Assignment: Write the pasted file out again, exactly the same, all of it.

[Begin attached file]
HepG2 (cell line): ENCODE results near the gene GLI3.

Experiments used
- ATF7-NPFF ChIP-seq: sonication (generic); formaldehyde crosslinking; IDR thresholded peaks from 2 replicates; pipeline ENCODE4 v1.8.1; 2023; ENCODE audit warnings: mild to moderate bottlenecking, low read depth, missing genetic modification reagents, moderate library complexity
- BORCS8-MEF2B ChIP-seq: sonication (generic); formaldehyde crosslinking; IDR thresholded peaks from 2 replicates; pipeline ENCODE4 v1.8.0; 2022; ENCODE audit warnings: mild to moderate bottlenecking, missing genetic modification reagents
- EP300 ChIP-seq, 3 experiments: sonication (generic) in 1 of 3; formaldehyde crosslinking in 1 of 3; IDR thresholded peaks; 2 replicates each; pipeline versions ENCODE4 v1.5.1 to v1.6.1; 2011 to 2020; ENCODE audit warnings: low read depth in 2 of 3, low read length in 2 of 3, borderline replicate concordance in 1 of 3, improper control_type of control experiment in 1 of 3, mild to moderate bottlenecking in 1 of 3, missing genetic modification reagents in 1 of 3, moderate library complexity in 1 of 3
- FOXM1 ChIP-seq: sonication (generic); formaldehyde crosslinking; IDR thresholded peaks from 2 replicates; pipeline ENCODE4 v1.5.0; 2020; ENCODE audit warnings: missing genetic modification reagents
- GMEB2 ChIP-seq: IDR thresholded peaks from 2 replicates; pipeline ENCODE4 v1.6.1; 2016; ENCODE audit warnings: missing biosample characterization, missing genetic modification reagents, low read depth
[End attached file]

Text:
HepG2 (cell line): ENCODE results near the gene GLI3.

Experiments used
- ATF7-NPFF ChIP-seq: sonication (generic); formaldehyde crosslinking; IDR thresholded peaks from 2 replicates; pipeline ENCODE4 v1.8.1; 2023; ENCODE audit warnings: mild to moderate bottlenecking, low read depth, missing genetic modification reagents, moderate library complexity
- BORCS8-MEF2B ChIP-seq: sonication (generic); formaldehyde crosslinking; IDR thresholded peaks from 2 replicates; pipeline ENCODE4 v1.8.0; 2022; ENCODE audit warnings: mild to moderate bottlenecking, missing genetic modification reagents
- EP300 ChIP-seq, 3 experiments: sonication (generic) in 1 of 3; formaldehyde crosslinking in 1 of 3; IDR thresholded peaks; 2 replicates each; pipeline versions ENCODE4 v1.5.1 to v1.6.1; 2011 to 2020; ENCODE audit warnings: low read depth in 2 of 3, low read length in 2 of 3, borderline replicate concordance in 1 of 3, improper control_type of control experiment in 1 of 3, mild to moderate bottlenecking in 1 of 3, missing genetic modification reagents in 1 of 3, moderate library complexity in 1 of 3
- FOXM1 ChIP-seq: sonication (generic); formaldehyde crosslinking; IDR thresholded peaks from 2 replicates; pipeline ENCODE4 v1.5.0; 2020; ENCODE audit warnings: missing genetic modification reagents
- GMEB2 ChIP-seq: IDR thresholded peaks from 2 replicates; pipeline ENCODE4 v1.6.1; 2016; ENCODE audit warnings: missing biosample characterization, missing genetic modification reagents, low read depth